The Dillon 650 (and probably the other Dillon presses) has the primer feed tube off-set from the primer seating station so if a primer detonates while being seated it won't set off the others.  I guess something could cause a primer in the feed tube to detonate and set off the others but that would take quite a hard hit.   In 20,000+ rounds through my 650 I've never had a primer go off while loading.

 

I had a primer detonate in my Dillon XL650. I was trying to get a primer in and used a bit too much force and "POP". It scared me but there was nothing but the shell of that one primer and some powder residue. I cleaned everything up and continued onward. Lesson learned. 

 

Dillon has thought of all of this and more. Don't "improve" the design since the design works very well as is.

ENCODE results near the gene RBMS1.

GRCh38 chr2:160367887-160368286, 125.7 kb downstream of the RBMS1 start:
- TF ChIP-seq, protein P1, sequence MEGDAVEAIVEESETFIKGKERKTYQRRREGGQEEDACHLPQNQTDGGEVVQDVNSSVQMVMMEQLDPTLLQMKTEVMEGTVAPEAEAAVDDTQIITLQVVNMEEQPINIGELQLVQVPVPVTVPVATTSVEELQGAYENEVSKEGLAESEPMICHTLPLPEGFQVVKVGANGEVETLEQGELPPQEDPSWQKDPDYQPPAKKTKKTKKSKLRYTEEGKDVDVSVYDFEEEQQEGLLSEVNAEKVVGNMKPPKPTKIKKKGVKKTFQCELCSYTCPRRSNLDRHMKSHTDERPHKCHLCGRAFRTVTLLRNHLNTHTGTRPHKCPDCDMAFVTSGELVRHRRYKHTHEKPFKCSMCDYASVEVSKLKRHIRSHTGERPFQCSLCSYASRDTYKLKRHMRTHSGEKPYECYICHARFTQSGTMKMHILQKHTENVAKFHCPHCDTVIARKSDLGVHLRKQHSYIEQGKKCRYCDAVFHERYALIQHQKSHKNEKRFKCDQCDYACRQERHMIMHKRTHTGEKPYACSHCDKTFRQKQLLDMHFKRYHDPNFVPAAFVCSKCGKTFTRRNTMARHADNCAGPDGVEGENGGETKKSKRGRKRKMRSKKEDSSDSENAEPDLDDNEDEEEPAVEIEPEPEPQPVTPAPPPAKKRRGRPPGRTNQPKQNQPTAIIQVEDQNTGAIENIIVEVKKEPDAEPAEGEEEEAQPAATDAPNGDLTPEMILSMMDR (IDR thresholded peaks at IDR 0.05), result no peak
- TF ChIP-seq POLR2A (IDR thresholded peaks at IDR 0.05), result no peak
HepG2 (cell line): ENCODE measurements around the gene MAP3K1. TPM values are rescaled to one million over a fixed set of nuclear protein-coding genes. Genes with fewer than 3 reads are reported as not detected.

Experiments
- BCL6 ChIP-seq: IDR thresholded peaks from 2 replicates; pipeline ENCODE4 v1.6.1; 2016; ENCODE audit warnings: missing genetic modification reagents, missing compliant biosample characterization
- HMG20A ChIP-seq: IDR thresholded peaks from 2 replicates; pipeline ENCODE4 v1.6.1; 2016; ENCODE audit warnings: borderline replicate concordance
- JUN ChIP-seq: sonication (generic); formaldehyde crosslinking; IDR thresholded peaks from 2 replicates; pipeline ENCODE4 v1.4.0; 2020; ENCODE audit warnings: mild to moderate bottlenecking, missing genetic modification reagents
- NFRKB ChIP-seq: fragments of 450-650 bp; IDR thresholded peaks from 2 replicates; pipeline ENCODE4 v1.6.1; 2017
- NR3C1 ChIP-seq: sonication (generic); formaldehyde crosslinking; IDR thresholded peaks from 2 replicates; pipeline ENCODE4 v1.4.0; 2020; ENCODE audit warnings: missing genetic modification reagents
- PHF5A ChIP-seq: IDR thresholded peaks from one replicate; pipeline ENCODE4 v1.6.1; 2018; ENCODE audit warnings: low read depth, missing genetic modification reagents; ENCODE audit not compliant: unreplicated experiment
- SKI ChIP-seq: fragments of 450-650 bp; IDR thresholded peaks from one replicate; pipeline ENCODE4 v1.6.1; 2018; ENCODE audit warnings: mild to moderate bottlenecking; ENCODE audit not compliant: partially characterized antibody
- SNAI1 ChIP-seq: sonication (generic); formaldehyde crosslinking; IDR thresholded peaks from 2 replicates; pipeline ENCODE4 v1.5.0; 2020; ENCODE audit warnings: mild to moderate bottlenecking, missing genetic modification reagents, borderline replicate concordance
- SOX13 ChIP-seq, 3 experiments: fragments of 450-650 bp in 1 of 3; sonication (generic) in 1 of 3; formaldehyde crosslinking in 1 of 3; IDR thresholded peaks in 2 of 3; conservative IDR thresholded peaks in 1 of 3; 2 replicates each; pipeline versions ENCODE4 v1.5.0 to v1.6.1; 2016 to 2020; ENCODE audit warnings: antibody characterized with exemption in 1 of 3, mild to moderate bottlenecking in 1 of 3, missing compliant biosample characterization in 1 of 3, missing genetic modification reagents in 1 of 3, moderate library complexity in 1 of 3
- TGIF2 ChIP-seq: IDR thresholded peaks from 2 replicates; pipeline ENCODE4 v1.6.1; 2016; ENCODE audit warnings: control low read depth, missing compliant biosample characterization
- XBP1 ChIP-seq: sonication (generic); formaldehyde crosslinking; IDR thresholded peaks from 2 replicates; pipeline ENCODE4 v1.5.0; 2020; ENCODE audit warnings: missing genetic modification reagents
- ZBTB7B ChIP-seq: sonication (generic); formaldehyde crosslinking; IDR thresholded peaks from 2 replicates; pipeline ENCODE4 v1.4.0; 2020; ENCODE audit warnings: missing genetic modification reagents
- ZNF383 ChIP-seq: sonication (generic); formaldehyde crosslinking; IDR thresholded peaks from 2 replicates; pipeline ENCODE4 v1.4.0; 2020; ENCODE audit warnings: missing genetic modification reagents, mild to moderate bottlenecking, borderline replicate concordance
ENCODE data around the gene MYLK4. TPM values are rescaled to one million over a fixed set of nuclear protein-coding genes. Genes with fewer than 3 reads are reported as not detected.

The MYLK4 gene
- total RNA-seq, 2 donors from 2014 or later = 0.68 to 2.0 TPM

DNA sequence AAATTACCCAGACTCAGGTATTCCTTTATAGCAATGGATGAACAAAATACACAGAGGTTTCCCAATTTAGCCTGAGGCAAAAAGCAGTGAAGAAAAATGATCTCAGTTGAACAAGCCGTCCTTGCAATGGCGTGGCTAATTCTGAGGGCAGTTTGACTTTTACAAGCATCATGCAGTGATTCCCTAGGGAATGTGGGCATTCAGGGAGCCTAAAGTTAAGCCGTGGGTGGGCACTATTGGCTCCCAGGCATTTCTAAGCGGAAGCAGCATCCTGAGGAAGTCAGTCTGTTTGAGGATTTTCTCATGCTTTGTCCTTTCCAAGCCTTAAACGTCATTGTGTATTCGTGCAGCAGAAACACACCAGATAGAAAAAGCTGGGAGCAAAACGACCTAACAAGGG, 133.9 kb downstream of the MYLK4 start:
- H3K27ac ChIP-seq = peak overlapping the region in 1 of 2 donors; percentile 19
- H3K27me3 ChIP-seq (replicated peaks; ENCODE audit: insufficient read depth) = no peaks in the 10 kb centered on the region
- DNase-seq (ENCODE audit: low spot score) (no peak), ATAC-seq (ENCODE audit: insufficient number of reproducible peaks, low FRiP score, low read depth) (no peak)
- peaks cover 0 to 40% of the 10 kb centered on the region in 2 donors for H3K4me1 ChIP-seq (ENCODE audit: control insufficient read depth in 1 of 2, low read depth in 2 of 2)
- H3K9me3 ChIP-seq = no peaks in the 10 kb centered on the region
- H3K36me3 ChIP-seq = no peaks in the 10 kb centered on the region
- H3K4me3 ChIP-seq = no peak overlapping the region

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Get cans of canned air, and use them frequently.  Besides blowing away excess powder, brass shavings, etc, it blows away any residue primer compound in the slide track that could result from smeared primer, etc.   From what I have read, primer residue is one of the culprits leading to primer stack going off.  

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11 hours ago, ChuckS said:

One tip I have seen is to clean the primer tube to remove stray primer residue. Should help resist propagation of a detonation. I push a Q-tip wetted with isopropyl with the primer chase rod.

 

This is the best advise to minimize primer dets. Don't use fed primers either.

 

Other than that, don't reload at all. It's one of those things that can happen no matter how many precautions you take.

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I clean my primer tube and feeder tube every 5-10K rounds.  From the 'yellow' on the swabs I push through, there must be a decent amount of residue in these tubes.